Body temperature too high
An elevated body temperature is defined as a value of 37.5 °C to 38.4 °C or higher. From approx. 38.5 °C, we speak of fever. An increase in core body temperature can be caused by various factors (see “What influences body temperature?“). A body temperature of over 42.6 °C is fatal, as organ and tissue damage occurs above this value.
Hyperthermia occurs when the body’s core temperature rises above 37.5 °C. This is called hyperthermia. In this case, there is no setpoint increase in the core body temperature, i.e. the body’s own thermoregulation is counteracted (in contrast to fever).
The causes can be
- genetic defects (malignant hyperthermia),
- short-term heat development due to fluid deficiency in newborns (transitory hyperthermia),
- disorders of the thermoregulatory center (central hyperthermia),
- a lack of heat release (heat stroke) or
- an artificial hyperthermia in the context of a cancer treatment.
As a rule, hyperthermia occurs during high physical performance in a hot environment, whereas it is rather rare in the case of only external heat stress without physical work.
Hyperthermia manifests itself, in addition to an increased body temperature, through symptoms such as a reddened, overheated, initially usually dry skin, an increased respiratory rate, heart palpitations (tachycardia) and sometimes through changes in consciousness. Rarely, seizures or febrile convulsions occur as sequelae.
In heat stroke, overheating of the body takes place, while sufficient heat dissipation is no longer possible. The overheating can therefore not be sufficiently compensated by sweating alone. As a result, the function of the cardiovascular system is disturbed. Severe consequential damage can include life-threatening cerebral edema and multiple organ failure.
If the core body temperature exceeds approx. 38.5 °C, this is referred to as fever (pyrexia). Here, an increase in body temperature takes place as a result of a setpoint adjustment of the thermoregulation center, i.e. the body “intends” to increase the core body temperature. Heat production is increased and at the same time heat release is kept constant or reduced.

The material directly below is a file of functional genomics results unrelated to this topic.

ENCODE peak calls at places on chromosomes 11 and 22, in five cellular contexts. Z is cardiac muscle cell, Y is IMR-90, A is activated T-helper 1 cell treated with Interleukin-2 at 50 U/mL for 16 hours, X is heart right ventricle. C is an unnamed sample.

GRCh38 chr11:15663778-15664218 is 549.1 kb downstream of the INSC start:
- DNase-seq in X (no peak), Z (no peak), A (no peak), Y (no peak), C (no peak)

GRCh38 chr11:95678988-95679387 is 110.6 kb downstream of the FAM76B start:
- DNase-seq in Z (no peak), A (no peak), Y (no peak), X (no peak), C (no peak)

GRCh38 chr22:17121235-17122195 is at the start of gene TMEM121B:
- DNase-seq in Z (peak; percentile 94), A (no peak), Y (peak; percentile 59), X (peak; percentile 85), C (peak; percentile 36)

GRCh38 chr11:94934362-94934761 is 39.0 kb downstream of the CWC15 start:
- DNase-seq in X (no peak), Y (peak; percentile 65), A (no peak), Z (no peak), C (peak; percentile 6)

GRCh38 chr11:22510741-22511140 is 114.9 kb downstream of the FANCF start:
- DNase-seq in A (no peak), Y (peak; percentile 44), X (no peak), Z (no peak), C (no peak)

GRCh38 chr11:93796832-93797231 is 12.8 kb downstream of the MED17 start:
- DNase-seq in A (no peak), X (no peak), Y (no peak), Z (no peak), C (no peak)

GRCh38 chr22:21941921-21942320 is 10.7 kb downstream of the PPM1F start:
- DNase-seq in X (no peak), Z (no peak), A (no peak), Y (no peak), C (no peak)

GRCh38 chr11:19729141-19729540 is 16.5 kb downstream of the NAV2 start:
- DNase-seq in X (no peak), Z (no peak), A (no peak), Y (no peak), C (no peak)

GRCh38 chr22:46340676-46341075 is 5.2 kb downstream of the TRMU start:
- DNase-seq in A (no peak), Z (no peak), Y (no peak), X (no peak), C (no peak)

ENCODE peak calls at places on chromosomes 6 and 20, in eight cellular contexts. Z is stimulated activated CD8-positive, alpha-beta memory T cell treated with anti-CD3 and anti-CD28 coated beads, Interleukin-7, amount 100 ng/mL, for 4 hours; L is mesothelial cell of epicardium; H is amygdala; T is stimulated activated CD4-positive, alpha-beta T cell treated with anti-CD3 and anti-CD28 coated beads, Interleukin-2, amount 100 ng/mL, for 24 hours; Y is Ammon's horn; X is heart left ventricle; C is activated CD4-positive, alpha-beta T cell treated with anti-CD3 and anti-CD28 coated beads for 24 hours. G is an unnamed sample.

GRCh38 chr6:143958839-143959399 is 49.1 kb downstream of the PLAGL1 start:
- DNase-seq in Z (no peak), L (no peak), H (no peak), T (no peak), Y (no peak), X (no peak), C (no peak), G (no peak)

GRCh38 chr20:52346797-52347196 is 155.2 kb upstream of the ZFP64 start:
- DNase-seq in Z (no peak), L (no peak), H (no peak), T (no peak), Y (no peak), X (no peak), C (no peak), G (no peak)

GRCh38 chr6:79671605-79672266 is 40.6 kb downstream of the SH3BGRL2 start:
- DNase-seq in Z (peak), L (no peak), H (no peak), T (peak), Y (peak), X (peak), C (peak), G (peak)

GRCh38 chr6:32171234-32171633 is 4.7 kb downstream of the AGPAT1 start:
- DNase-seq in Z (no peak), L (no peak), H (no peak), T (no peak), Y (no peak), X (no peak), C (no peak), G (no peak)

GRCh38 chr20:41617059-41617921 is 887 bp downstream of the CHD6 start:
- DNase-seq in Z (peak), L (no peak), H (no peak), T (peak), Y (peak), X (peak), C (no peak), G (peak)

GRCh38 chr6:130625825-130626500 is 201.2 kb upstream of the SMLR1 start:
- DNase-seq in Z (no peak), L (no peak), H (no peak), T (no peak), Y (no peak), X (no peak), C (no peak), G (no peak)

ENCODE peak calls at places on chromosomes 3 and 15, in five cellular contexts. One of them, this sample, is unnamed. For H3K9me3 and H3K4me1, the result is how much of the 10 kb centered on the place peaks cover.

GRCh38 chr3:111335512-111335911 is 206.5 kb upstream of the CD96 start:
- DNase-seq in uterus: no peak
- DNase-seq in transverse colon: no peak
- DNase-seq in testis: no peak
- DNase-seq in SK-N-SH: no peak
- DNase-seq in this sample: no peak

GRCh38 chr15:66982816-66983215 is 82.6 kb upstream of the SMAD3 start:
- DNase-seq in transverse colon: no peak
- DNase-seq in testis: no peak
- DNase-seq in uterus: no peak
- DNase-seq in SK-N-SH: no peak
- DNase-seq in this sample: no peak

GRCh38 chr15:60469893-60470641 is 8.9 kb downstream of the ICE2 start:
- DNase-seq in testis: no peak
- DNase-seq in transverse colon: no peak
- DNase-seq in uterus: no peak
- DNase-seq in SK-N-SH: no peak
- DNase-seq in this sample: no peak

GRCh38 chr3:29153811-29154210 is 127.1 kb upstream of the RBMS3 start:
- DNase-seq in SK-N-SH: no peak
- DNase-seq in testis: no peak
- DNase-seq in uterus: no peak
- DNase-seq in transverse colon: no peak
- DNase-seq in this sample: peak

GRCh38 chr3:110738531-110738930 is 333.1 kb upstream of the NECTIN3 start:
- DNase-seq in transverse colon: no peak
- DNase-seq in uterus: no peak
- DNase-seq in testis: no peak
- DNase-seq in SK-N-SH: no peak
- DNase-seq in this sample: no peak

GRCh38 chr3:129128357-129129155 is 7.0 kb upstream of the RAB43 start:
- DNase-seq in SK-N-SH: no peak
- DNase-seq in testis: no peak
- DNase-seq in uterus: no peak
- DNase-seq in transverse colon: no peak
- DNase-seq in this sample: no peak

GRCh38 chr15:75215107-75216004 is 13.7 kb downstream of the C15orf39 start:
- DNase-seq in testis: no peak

In many cases, fever takes place due to an immune response of the body (for example, to defend against flu viruses). Thus, the activity of many immune cells is increased when the temperature is elevated. At the same time, the growth of some pathogens is inhibited. However, if the fever rises above 41 °C, the body’s own proteins may be destroyed (denaturation) and blood clotting may be disturbed.
The point at which one can speak of a fever depends, among other things, on the measurement location and time of measurement. In a healthy adult, the mean normal temperature measured orally is between 36.4 and 37.7 °C. The temperature is lowest in the morning (maximum 37.2 °C) and higher in the afternoon to evening (maximum 37.7 °C). Derived from these values, a temperature measured orally in the morning or afternoon of over 37.2 °C or over 37.7 °C, respectively, can be considered a fever.
Fever temperature chart – Depending on the temperature, different levels of fever are distinguished:
|36,5 °C – 37,4 °C||Normal temperature|
|37,5 °C – 38,0 °C||Subfebrile Temperature|
|38,1 °C – 38,5 °C||Mild fever|
|38,6 °C – 39,0 °C||Moderate fever|
|39,1 °C – 39,9 °C||High fever|
|40,0 °C – 42,0 °C||Very high fever|
Fever reference values, depending on the measurement location:
|Anus (rectal)||Over 38,1 °C|
|Mouth (ora, sublingual)||Over 37,6 °C|
|Axilla (axillary)||Over 37,6 °C|
|Ear (auricular)||Over 37,6 °C|
A distinction is made between different types of fever:
- Infectious fever
- Resorptive fever
- Central fever
- Thirst fever
- Toxic fever
- Three-day fever
- Fever of unknown cause
The course of fever is usually characterized by:
- Rise in fever
- Fever height
- Drop in fever
An attenuated fever response may occur in neonates and the elderly. The fever response may also be weaker in patients who have chronic liver or kidney failure or who are taking glucocorticoids or other antipyretic medications.